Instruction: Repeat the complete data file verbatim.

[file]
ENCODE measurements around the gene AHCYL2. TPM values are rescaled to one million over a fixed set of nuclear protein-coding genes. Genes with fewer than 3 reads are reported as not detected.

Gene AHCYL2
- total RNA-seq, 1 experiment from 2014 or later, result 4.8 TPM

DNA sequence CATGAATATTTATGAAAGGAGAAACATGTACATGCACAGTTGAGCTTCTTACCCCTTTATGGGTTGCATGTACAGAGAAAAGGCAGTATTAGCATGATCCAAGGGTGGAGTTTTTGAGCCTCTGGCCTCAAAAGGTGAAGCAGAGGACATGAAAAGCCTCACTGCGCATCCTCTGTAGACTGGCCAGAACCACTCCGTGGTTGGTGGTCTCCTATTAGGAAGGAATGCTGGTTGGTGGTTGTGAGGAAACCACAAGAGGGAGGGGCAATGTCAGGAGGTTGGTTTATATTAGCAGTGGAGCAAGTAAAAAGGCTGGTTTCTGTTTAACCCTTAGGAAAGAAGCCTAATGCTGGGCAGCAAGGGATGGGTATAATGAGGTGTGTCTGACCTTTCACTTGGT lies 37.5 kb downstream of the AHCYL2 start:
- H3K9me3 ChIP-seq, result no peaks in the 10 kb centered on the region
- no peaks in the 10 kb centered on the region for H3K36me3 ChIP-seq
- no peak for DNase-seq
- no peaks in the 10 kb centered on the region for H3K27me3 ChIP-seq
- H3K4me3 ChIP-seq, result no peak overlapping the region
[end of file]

ENCODE measurements around the gene AHCYL2. TPM values are rescaled to one million over a fixed set of nuclear protein-coding genes. Genes with fewer than 3 reads are reported as not detected.

Gene AHCYL2
- total RNA-seq, 1 experiment from 2014 or later, result 4.8 TPM

DNA sequence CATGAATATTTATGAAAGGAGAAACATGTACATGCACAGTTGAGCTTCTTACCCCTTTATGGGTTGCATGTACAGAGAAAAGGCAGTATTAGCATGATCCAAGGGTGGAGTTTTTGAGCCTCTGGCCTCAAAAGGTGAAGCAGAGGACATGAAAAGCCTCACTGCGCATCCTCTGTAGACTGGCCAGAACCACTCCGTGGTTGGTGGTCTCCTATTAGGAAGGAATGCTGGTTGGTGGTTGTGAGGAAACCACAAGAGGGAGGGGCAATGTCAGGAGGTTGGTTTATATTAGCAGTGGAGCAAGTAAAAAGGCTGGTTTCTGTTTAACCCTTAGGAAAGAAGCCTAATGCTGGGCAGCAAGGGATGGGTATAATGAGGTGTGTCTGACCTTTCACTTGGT lies 37.5 kb downstream of the AHCYL2 start:
- H3K9me3 ChIP-seq, result no peaks in the 10 kb centered on the region
- no peaks in the 10 kb centered on the region for H3K36me3 ChIP-seq
- no peak for DNase-seq
- no peaks in the 10 kb centered on the region for H3K27me3 ChIP-seq
- H3K4me3 ChIP-seq, result no peak overlapping the region